• Fibrates: This drug is primarily used to lower triglyceride levels and increase HDL-C levels. Studies have shown that fibrates are both safe and effective in reducing triglyceride levels in children. However, they are less effective in lowering LDL-C.
  • Niacin: This vitamin enhances HDL-C levels by inhibiting the liver’s production of VLDL-C. The cholesterol in VLDL particles, VLDL-C, contributes to the overall amount of cholesterol in the blood. Elevated levels of VLDL-C are associated with an increased risk of cardiovascular diseases, as VLDL can be converted into LDL in the bloodstream. Niacin is infrequently prescribed for pediatric patients due to common side effects such as flushing, impaired glucose tolerance, liver failure, and myopathy.

Patients must work with their healthcare providers to develop a personalized treatment plan based on their risk factors and health profile.

How Is Type 1 Diabetes Managed?

Managing type 1 diabetes involves a combination of insulin therapy, lifestyle adjustments, and regular monitoring. Here are some key lifestyle adjustments for effective management:

Diet and Nutrition

Below are general guidelines on which foods to eat, based on various studies and recommendations from health organizations.

  • Carbohydrate Management: Carbohydrate counting is essential for matching insulin doses to carbohydrate intake to maintain stable blood glucose levels. To reduce spikes in blood glucose, it is recommended to prefer foods with low glycemic index (GI). A meta-analysis found that low-GI diets improve glycemic control, as reflected by reductions in HbA1c levels compared to high-GI diets. Recommended low-GI foods include:
    • Whole Grains: Oats, quinoa, barley, and whole wheat products. These have a lower GI and provide sustained energy release.
    • Fruits and Vegetables: Non-starchy vegetables (spinach, kale, broccoli) and fruits like berries, apples, and pears. These are high in fiber and low in GI.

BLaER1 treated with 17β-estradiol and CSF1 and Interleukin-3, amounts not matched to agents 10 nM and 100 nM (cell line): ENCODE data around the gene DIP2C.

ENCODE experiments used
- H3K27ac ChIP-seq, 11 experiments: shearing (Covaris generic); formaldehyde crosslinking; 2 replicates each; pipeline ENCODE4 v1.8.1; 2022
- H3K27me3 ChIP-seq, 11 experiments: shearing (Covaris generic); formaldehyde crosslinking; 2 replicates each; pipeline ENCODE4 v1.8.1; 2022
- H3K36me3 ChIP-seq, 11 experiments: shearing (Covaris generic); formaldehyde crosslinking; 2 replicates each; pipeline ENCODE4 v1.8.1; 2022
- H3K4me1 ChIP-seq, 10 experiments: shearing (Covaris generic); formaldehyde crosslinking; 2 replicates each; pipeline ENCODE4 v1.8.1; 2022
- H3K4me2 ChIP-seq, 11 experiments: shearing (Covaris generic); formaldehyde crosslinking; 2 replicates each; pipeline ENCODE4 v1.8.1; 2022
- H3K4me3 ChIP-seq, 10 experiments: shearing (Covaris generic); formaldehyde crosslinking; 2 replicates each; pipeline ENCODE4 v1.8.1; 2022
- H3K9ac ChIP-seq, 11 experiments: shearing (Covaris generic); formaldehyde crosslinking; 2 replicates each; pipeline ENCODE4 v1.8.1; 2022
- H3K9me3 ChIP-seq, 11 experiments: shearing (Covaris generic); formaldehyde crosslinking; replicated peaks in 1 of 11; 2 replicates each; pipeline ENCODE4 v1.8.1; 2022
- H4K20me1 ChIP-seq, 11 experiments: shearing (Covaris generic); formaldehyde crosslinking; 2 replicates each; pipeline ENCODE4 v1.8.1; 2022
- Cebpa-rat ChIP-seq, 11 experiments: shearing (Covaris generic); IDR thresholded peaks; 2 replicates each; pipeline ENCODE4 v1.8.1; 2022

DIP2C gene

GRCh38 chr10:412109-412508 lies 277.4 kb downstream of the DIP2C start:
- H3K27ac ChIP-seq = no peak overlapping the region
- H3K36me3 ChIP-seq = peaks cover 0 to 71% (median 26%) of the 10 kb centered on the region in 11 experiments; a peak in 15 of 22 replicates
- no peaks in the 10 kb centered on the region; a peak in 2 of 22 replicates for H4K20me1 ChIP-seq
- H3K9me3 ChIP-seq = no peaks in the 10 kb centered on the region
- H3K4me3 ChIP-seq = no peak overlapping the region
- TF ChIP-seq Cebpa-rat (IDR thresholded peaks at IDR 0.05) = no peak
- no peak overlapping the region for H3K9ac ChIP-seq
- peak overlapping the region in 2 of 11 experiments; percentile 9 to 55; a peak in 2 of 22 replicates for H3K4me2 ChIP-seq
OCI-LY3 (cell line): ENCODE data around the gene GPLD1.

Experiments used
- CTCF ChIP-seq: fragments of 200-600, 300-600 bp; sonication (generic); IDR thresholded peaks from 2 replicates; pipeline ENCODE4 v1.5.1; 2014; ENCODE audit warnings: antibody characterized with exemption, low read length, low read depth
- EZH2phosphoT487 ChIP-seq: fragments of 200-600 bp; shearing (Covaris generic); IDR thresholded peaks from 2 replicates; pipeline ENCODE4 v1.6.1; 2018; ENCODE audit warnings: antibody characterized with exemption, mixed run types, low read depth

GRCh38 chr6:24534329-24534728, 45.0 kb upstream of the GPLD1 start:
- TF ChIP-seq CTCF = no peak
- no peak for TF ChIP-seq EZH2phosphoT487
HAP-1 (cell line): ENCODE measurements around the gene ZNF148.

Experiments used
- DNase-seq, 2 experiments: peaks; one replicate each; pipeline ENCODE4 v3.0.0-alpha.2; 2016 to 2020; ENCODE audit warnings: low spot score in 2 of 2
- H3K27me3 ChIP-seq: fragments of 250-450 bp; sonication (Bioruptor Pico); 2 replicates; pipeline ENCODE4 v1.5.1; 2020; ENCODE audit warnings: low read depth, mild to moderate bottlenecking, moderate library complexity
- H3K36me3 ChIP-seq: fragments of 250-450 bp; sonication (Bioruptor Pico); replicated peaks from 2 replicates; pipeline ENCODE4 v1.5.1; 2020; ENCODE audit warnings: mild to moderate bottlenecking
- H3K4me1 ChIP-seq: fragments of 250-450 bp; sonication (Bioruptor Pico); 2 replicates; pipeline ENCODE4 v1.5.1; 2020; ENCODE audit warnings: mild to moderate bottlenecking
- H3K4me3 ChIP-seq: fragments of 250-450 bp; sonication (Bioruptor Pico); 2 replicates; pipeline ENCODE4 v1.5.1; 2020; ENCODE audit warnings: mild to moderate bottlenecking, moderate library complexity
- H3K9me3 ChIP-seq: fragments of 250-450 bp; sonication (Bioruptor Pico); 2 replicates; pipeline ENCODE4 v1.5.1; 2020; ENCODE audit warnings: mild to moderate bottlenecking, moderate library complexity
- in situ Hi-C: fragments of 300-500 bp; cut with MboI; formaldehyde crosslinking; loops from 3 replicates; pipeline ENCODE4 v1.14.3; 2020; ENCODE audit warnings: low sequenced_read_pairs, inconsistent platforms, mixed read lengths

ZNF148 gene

• Protein Intake: Protein has minimal impact on blood glucose levels and is important for muscle repair and overall health. Studies have shown that incorporating protein into meals can slow the absorption of glucose, thereby preventing spikes in blood sugar levels after eating. Foods high in protein include:
    • Lean Meats: Chicken, turkey, and lean cuts of beef.
    • Fish: Especially fatty fish like salmon and mackerel, which are high in omega-3 fatty acids.
    • Plant-Based Proteins: Lentils, beans, tofu, and tempeh.
  • Healthy Fats: Diets rich in monounsaturated fats (MUFAs) can improve lipid profiles and reduce cardiovascular risk in people with diabetes. Studies have shown that incorporating MUFAs into the diet, particularly from plant-based sources like olive oil, nuts, and avocados, can have significant cardiometabolic benefits.
  • Fiber-Rich Foods: Studies have shown that dietary fiber intake can significantly benefit glycemic control in individuals with type 1 diabetes. For example, the Coronary Artery Calcification in Type 1 Diabetes (CACTI) study found an inverse correlation between dietary fiber intake and HbA1c levels, indicating better blood sugar control among participants with higher fiber consumption. Additionally, fiber intake was associated with improvements in other cardiovascular risk factors such as BMI, waist circumference, and blood pressure. Fiber-rich foods include:
    • Whole Grains: Brown rice, whole wheat bread, and oats.
    • Vegetables: Brussels sprouts, sweet potatoes, and carrots.
    • Fruits: Apples, oranges, and strawberries.
  • Hydration: Staying hydrated is crucial for maintaining blood glucose levels. Avoid sugary drinks to prevent spikes in blood sugar.

Regular monitoring and diet adjustments based on blood glucose readings are essential for optimal management.

Physical Activity

Exercise has been shown to benefit individuals with type 1 diabetes in various ways significantly. Here are some key findings from recent studies:

  • Improved Glycemic Control: A meta-analysis demonstrated that regular exercise can improve HbA1c levels, indicating better long-term blood glucose control. The study found that both aerobic and combined aerobic and resistance exercises were effective in reducing HbA1c levels in both adults and children with T1D.
  • Enhanced Vascular Health: Research published in Diabetes Care found that regular exercise training improved vascular endothelial function in individuals with T1D. Improved endothelial function is crucial as it can reduce the risk of cardiovascular complications, common in diabetes.
  • Reduction in Insulin Resistance: Exercise can also help reduce insulin resistance, making it easier for the body to use insulin effectively. This not only helps in better blood glucose management but also reduces the overall insulin requirement.